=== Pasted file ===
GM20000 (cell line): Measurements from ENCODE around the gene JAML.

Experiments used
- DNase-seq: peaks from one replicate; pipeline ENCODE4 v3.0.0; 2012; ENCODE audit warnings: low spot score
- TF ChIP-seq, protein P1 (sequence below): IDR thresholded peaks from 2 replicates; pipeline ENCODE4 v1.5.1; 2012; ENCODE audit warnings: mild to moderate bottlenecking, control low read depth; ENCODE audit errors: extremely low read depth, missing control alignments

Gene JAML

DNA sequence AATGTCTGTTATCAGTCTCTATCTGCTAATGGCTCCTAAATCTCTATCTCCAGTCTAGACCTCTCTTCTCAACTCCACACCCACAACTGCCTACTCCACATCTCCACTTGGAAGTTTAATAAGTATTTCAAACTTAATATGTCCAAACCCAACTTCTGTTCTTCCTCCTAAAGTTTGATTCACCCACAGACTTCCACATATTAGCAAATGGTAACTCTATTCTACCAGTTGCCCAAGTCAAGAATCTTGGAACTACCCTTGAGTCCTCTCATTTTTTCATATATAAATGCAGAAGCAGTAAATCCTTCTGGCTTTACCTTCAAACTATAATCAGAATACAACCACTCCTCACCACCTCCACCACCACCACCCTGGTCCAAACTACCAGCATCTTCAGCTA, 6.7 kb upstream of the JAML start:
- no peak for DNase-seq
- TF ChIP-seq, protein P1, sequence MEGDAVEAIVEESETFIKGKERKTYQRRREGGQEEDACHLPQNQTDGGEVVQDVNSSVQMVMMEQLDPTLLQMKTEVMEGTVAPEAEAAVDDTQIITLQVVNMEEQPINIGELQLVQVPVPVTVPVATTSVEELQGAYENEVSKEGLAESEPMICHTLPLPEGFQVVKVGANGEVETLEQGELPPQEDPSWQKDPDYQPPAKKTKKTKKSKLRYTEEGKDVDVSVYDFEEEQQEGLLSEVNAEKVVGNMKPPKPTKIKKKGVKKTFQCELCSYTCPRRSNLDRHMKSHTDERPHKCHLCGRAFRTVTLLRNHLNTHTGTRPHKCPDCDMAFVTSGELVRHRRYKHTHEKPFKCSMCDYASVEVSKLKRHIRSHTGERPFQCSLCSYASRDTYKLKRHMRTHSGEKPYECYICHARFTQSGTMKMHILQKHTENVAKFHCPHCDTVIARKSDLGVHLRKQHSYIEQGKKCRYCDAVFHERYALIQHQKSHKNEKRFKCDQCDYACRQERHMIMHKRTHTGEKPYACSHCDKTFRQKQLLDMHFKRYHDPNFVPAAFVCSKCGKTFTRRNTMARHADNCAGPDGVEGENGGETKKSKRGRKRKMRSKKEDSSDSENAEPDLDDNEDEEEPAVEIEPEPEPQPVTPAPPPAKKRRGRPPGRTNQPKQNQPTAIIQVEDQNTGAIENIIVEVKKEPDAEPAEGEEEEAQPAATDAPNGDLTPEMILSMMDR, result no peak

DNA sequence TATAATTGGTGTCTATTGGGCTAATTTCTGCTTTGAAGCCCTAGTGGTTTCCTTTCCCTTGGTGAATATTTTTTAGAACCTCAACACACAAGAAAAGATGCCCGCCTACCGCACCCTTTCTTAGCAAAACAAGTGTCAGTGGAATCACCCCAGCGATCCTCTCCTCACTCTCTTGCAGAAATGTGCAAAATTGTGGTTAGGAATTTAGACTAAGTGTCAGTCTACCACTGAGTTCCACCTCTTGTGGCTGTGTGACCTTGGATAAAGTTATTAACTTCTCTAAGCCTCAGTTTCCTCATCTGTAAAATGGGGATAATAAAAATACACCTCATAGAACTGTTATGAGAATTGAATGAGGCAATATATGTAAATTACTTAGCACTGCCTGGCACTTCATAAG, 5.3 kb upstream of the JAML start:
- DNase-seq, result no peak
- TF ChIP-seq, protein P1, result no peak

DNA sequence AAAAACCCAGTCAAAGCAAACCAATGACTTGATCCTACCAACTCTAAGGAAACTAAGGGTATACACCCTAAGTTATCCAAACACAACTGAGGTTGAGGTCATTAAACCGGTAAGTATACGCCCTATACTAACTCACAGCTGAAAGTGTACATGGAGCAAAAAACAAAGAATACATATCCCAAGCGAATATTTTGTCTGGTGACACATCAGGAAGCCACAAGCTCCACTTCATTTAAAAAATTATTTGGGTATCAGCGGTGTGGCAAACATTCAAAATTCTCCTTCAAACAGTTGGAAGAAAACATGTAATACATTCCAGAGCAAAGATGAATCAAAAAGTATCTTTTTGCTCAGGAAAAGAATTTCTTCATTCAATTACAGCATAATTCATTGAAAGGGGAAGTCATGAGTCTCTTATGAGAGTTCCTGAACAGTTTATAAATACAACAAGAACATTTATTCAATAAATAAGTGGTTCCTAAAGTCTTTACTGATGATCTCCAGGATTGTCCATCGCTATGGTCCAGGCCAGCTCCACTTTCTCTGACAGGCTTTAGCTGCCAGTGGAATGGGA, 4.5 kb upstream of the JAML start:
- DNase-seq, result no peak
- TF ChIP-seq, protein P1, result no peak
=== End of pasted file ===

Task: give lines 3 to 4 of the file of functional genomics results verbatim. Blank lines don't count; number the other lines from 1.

- DNase-seq: peaks from one replicate; pipeline ENCODE4 v3.0.0; 2012; ENCODE audit warnings: low spot score
- TF ChIP-seq, protein P1 (sequence below): IDR thresholded peaks from 2 replicates; pipeline ENCODE4 v1.5.1; 2012; ENCODE audit warnings: mild to moderate bottlenecking, control low read depth; ENCODE audit errors: extremely low read depth, missing control alignments